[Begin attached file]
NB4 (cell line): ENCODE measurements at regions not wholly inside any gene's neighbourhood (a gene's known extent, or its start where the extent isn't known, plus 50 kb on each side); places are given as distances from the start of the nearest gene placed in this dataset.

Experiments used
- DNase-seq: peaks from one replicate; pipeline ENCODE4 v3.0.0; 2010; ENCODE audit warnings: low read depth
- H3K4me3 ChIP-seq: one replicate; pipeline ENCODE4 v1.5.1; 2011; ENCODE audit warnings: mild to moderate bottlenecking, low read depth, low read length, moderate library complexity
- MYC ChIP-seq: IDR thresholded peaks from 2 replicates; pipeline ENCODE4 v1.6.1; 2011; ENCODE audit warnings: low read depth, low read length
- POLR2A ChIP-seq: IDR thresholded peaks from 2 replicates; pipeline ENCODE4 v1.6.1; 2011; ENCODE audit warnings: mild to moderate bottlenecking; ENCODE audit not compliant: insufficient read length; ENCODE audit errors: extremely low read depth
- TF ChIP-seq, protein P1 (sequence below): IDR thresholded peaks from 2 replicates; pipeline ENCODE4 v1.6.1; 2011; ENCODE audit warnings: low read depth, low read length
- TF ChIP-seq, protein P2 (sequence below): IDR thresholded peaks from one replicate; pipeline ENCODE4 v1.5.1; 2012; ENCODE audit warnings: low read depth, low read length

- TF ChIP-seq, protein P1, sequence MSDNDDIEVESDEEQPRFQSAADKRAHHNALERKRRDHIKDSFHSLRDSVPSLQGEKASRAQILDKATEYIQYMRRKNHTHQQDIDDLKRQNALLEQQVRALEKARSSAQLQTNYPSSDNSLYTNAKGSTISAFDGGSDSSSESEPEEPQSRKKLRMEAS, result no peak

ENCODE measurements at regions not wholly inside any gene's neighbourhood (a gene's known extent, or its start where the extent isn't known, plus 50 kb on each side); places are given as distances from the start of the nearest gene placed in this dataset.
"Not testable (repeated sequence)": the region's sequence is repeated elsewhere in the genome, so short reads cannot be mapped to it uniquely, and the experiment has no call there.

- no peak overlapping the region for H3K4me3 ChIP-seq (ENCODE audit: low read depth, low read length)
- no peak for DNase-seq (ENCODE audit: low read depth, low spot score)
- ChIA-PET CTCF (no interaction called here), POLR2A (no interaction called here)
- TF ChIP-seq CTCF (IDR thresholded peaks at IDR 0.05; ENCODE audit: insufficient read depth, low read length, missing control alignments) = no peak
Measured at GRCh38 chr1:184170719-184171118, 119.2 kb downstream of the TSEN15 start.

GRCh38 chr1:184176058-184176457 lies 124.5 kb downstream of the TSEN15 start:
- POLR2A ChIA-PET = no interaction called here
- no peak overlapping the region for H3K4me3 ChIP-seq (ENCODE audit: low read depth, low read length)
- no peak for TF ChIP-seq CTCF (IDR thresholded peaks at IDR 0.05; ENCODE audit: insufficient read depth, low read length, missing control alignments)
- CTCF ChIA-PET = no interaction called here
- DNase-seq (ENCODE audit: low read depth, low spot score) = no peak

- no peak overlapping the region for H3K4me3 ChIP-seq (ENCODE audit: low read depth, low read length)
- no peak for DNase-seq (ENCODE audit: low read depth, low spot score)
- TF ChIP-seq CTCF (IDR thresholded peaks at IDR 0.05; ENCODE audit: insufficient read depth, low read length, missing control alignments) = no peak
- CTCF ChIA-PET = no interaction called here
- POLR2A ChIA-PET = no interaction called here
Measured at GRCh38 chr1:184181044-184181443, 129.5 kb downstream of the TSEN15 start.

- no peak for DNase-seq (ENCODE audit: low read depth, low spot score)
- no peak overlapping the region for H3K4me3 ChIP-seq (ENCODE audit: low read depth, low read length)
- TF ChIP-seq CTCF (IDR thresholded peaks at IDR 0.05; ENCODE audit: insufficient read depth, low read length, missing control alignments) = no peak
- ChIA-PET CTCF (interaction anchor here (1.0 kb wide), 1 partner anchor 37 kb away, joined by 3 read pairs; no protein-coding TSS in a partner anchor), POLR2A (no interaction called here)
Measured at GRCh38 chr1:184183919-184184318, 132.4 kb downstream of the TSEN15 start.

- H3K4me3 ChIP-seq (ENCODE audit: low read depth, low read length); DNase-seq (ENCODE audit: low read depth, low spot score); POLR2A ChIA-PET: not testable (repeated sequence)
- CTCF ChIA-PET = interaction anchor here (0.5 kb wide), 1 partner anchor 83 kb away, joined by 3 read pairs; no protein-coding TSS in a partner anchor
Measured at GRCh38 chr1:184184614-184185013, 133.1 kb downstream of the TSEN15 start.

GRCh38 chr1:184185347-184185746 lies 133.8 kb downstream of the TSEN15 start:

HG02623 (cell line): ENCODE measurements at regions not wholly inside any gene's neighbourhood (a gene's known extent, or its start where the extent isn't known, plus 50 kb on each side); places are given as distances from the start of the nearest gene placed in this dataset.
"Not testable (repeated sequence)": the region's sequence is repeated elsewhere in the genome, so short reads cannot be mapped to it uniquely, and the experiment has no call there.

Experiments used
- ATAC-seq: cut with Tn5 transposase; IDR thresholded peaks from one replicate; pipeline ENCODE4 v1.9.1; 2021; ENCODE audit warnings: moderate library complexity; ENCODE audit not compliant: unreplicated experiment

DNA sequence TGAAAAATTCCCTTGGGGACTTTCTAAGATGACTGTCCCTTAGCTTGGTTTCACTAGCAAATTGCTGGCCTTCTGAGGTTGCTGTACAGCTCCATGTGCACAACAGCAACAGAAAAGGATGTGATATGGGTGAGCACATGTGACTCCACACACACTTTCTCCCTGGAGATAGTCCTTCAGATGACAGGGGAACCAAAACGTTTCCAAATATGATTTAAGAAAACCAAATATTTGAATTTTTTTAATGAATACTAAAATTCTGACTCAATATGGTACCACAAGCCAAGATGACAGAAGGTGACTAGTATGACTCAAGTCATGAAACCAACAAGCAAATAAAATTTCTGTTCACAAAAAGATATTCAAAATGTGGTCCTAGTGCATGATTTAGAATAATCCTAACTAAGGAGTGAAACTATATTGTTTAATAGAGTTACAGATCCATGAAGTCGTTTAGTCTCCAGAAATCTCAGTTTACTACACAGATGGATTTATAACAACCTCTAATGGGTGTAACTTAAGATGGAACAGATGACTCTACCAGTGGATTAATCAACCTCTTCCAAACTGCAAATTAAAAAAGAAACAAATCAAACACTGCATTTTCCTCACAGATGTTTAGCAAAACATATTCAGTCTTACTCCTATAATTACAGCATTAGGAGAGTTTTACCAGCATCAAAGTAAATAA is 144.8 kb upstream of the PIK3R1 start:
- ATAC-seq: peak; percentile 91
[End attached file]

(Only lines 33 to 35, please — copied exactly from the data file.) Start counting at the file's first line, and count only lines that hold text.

Measured at GRCh38 chr1:184183919-184184318, 132.4 kb downstream of the TSEN15 start.

- H3K4me3 ChIP-seq (ENCODE audit: low read depth, low read length); DNase-seq (ENCODE audit: low read depth, low spot score); POLR2A ChIA-PET: not testable (repeated sequence)
- CTCF ChIA-PET = interaction anchor here (0.5 kb wide), 1 partner anchor 83 kb away, joined by 3 read pairs; no protein-coding TSS in a partner anchor